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Surprise package

The raft of regulatory changes that are set to hit the mortgage market are going to hit brokers hard.

As we all know, from the beginning of 2004, the FSA will demand that those who provide consumer advice will need to put in place exhaustive compliance procedures.

For the large number of brokers that operate on a reasonably small scale, this is likely to herald a step-change in administrative burden – both in terms of time and money.

The cost of putting in place the sort of compliance regime that is likely to be required by the FSA is beyond the means of some businesses.

Many are too small to finance the costs of compliance easily and the lengthy audit trails that are envisaged.

The paperwork that will be required from brokers will mean many hours spent each week on completing documentation rather than on selling.

For packagers, the future looks similarly uncertain. We are still awaiting the FSA view&#39s on packagers but some in the industry are forecasting a similarly heavy compliance burden for packagers that, in addition to providing a packaging service to the industry, also offer point-of-sale advice.

They say such companies may have to reverse back in the direction their business came from by ditching consumer advice to concentrate solely on packaging, with the consequent loss of lucrative procuration income that entails.

Some of the doom-mongers forecast that much of the packaging sector is destined to go into meltdown.

Unlike many of my colleagues in the industry, however, I am not downbeat about packagers&#39 prospects, or about the outlook for those introducers likely to feel the compliance burden most.

I think the regulatory changes will enable big mortgage packagers to create a new role for themselves by coming to the aid of their introducers.

The time has come to repay introducers&#39 loyalties by utilising packagers&#39 expertise in compliance and IT. Packagers can help meet the needs of the mortgage brokers in dealing with new regulation under the FSA.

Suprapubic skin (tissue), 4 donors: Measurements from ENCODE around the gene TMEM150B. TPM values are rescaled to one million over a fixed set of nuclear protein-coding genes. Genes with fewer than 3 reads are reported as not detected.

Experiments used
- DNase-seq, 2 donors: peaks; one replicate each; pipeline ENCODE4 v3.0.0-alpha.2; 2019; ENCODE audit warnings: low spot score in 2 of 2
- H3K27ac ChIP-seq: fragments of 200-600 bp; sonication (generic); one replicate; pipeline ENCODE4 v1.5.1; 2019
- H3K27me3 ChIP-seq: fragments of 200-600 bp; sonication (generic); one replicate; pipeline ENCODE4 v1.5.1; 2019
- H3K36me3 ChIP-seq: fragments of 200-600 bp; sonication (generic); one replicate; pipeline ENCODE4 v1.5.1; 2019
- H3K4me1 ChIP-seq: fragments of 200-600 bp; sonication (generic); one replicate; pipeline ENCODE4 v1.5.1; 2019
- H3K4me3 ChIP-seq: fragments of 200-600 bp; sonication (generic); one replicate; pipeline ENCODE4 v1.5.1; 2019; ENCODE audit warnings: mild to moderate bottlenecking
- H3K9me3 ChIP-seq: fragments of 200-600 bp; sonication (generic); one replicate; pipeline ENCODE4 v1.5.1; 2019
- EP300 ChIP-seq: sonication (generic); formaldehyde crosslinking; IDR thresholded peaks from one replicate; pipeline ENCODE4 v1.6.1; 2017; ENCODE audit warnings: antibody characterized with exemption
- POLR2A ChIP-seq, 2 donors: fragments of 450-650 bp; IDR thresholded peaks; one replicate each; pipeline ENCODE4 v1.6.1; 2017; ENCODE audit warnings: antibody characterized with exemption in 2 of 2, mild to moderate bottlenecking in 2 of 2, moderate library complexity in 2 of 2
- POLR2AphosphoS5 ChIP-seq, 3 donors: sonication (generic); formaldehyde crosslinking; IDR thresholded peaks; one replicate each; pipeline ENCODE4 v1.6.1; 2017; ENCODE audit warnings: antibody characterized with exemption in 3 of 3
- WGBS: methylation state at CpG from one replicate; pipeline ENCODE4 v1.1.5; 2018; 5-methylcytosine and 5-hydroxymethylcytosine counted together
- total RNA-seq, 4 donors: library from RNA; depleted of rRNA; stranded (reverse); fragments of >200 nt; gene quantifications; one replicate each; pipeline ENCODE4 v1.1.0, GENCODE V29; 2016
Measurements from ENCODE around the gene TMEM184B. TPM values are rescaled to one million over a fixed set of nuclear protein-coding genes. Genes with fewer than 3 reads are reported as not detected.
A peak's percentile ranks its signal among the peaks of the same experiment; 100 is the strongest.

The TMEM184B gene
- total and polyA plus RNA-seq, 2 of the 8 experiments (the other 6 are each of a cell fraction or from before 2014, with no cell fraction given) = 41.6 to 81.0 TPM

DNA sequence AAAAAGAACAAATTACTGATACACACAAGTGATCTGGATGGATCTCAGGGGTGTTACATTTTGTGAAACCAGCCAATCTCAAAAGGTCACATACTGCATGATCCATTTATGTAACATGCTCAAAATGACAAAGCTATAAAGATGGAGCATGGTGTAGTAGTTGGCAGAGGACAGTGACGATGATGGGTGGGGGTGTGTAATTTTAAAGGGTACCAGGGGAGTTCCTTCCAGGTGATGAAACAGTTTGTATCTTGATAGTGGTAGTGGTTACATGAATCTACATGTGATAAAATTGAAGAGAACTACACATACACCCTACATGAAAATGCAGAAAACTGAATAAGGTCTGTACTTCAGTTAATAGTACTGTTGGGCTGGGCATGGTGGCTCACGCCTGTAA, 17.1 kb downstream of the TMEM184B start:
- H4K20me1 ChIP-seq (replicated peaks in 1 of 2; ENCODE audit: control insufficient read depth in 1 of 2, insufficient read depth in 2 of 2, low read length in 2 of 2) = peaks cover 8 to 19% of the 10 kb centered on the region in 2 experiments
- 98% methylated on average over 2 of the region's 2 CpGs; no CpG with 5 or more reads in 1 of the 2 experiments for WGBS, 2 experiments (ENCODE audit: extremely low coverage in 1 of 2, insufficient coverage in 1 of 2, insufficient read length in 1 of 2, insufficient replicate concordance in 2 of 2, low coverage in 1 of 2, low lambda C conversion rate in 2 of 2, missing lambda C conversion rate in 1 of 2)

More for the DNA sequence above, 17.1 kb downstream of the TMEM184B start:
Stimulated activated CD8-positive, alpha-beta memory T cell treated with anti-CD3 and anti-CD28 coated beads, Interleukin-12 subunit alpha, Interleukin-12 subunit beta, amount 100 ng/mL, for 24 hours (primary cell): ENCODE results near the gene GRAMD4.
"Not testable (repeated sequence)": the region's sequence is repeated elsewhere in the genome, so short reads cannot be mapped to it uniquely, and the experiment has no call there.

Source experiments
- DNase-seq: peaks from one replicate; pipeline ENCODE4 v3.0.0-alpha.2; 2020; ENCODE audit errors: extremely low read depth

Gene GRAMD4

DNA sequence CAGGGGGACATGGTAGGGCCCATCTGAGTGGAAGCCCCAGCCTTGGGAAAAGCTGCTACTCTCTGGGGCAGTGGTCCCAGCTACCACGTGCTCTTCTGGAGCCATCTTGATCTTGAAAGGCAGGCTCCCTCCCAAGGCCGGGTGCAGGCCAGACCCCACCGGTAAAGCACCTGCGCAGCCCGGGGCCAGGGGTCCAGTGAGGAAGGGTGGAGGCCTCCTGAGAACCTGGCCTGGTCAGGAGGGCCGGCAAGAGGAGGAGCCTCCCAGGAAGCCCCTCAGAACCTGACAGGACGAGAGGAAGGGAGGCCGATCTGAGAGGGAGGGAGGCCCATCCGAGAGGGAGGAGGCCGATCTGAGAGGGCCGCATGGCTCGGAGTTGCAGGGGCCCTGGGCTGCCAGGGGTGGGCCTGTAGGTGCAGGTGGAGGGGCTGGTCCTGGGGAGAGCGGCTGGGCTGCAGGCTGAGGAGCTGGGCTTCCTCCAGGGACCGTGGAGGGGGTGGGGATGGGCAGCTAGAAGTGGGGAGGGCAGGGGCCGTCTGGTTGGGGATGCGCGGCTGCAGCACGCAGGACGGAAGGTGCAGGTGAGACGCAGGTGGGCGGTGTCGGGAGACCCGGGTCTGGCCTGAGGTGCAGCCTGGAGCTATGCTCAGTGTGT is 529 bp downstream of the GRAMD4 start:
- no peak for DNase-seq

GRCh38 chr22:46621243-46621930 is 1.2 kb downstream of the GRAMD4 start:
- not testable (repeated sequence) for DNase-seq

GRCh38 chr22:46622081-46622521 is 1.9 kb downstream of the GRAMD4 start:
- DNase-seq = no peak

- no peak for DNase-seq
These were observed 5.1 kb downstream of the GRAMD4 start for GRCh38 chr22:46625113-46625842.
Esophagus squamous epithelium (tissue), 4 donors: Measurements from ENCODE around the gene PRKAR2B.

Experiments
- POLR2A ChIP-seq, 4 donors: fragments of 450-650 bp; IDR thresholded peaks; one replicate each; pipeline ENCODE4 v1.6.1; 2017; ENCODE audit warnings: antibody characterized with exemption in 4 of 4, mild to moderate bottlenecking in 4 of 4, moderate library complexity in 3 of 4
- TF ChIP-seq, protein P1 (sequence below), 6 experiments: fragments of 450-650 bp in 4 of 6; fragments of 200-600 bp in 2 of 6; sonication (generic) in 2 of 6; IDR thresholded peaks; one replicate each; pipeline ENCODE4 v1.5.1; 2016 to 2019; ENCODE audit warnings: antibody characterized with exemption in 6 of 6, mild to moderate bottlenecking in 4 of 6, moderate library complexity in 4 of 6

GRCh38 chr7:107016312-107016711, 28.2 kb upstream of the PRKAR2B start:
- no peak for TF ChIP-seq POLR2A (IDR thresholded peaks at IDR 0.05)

At the County Group, we have taken this approach to heart and have launched new compliance software for introducers and are testing new compliance management.

We have taken a cluster of introducers which do not want to deal in the residential mortgage market, either because of the focus on financial services or commercial lending and we have assumed their compliance responsibilities with their clients. The two key areas of benefit are the removal of their responsibilities under the mortgage code and the ability still to receive income on the back of their association with The County Group.

I have to admit that there are an alarming number of packagers which have done nothing to prepare themselves for the changes and, more important, there is also a lack of understanding by many introducers as to their current requirements under the mortgage code.

The consultation period with the FSA is over, although some of my colleagues within mortgage packaging market do not realise this and we now wait to see if mortgage packagers will be regulated in the same way as mortgage brokers offering advice at point of sale.

The argument is clear in my mind – if you have a packaging arm which only administrates mortgages and the advice is the responsibility of your introducing broker, then this sector should remain unregulated.

Compliance software is also something that packagers can help brokers with. Those brokers that decide to continue offering advice will need a helping hand with their various admin requirements under new legislation.

Software can allow the introducer to create listings, mortgage illustrations, terms of business documents, reasons why letters, fact-finds, information checklists and other documents required for compliance audit trails quickly and cheaply.

The software that we offer (accessed free via www.countymortgages.com and www.bestadvice.net) is internet-enabled and only requires the packager to enter the relevant customer details on the documents, the system takes care of the rest.

Such software will provide brokers with a lifeline during these testing times and allow them to focus on what they are good at – generating sales and completing.

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